With a perfect score from Famitsu, all eyes are on the North American release of Final Fantasy XII. The staff of RPGamer is no exception. What could make Final Fantasy XII earn such high praise? The demo last year wasn't enough to answer this question, so only the real thing would do.
The Final Fantasy series has had superior graphics since Final Fantasy VII, and Final Fantasy XII does not disappoint. The pre-rendered video is the high quality we've come to expect from Square Enix. The gameplay visuals are crisp, vibrant, and movement is as smooth as can be on the PlayStation 2. Equipment changes are seen on the characters as they move on the field. While none of the clothing on the characters flows freely, Fran's hair does -- a nice touch. Towns are packed full of characters to interact with, making the cities look alive.
"It's been a long time since Final Fantasy XI, but it is worth the wait."
One thing to note is that the game defaults to a widescreen (16:9) setting. Before noticing this, the trailer movie seemed distorted. Once the TV was set properly, everything looked fine. If the TV doesn't support widescreen, there's an option to change it to normal display.
The music of Final Fantasy XII is reminiscent of the music of Final Fantasy Tactics. The main composer, Hitoshi Sakimoto, was part of the duo who created the music behind Tactics. The same style of music is present in most of the Final Fantasy XII soundtrack. Even though they share the same world, Ivalice, the music is really the only prominent tie between the two games.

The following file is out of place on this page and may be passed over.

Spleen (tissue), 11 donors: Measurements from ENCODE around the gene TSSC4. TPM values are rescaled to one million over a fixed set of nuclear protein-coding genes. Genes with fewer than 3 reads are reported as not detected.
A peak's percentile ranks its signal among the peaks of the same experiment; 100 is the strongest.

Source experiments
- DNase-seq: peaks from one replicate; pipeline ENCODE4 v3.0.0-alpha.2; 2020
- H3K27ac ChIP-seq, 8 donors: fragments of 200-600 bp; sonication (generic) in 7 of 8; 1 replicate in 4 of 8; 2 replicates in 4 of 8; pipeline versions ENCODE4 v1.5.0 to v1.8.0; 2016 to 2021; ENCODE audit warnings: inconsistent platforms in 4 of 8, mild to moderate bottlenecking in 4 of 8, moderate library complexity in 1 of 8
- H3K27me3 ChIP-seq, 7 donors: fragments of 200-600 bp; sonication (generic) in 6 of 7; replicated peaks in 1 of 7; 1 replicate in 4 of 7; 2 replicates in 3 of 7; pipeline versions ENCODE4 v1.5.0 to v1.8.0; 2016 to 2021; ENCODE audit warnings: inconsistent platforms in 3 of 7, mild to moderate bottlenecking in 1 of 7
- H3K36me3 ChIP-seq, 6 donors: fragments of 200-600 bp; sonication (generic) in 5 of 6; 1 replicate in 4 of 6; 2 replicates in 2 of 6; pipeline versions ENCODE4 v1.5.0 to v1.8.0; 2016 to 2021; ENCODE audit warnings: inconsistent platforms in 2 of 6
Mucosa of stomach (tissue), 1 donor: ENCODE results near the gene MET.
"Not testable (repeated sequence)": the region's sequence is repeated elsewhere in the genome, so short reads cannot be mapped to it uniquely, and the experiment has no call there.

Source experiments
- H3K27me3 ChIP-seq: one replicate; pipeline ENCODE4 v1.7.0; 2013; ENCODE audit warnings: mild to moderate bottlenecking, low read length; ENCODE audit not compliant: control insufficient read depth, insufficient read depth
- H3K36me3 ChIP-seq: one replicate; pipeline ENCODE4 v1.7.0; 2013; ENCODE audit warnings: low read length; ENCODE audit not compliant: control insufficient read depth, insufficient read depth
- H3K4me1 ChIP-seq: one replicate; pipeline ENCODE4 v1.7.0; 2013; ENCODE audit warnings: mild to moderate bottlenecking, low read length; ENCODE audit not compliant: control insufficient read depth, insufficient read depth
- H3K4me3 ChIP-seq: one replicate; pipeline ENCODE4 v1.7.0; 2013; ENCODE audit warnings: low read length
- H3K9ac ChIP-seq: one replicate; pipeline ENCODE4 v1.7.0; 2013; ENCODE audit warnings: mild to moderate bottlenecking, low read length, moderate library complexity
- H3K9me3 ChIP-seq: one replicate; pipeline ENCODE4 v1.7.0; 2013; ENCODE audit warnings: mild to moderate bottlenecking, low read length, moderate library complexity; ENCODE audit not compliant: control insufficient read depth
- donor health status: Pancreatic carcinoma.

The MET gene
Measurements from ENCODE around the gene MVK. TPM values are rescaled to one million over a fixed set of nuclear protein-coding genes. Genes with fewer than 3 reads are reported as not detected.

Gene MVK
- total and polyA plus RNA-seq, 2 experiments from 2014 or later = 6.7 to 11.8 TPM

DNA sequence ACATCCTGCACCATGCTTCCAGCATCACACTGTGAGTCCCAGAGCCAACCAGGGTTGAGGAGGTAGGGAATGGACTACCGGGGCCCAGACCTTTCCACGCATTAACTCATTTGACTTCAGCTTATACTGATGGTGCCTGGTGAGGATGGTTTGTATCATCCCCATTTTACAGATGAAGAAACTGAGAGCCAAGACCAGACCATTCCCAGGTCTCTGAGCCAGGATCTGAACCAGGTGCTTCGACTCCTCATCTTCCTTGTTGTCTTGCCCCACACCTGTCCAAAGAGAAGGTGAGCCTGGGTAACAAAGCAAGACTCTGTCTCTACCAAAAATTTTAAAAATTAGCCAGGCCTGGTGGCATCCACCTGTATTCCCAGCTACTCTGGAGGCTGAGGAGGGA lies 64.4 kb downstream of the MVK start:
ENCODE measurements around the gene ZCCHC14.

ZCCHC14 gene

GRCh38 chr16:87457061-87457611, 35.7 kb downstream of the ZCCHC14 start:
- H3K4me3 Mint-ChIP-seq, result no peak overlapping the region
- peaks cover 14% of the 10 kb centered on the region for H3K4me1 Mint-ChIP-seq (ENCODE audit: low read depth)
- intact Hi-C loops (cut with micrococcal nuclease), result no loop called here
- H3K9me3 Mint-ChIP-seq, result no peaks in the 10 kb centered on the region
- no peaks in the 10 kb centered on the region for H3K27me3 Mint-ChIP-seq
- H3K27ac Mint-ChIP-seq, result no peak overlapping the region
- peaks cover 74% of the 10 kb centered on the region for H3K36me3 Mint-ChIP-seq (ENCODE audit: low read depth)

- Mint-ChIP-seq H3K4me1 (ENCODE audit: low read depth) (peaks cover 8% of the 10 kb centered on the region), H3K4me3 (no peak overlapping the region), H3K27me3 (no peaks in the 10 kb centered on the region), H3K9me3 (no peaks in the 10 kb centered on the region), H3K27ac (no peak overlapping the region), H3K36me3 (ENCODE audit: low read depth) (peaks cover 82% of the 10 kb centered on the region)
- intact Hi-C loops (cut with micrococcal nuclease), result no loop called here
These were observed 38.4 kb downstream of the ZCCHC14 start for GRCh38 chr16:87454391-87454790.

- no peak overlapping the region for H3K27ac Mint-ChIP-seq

Most of all, the characters are believable. Avoiding the cliché that all the heroes just happen to get pulled into something larger, Vaan and Penelo are the only ones who were pulled into the main conflict, and they have reasons to want their side to win. They are children, orphaned from the war two years past. They dream of restoring their homeland, Dalmasca, to its former glory before the Empire took control. Through an unavoidable chain of events, they find themselves in the company of two sky pirates. These pirates are later enlisted by two individuals who are also intent on restoring Dalmasca. Since Vaan and Penelo share the same goal, they band together against the Empire.
The battle system brings a lot from its predecessor. There is no battle screen, no delay to engage one monster after another. The party, which can hold three and a guest at most, is visible on-screen. The leader of the party is controlled by the player and the other members follow behind. When a monster comes into range, a bar appears. If the bar is orange, the monster is aggressive and will attack the party. If the bar is green, it is not. The party may still attack if they wish, in which case the bar will turn to orange and the monster will return the favor.
During the early part of the game, all commands must be issued. Once the player has selected attack, it will continue to attack until the monster is dead. Selecting a spell or item will reset the action gauge for that action, and the character will return to attacking once the action is complete. Once Gambits are available, a lot less work is put into the battle, but the player must keep an eye on everything in case something goes wrong. Special tactics, such as Steal, are hard to set up as a Gambit, so it's better to use these as a command at the player's discretion.
Is Final Fantasy XII really the ideal game worthy of a perfect score? So far, it looks that way. While there is still a lot left to explore, it is a hard game to put down. It's been a long time since Final Fantasy XI, but it is worth the wait.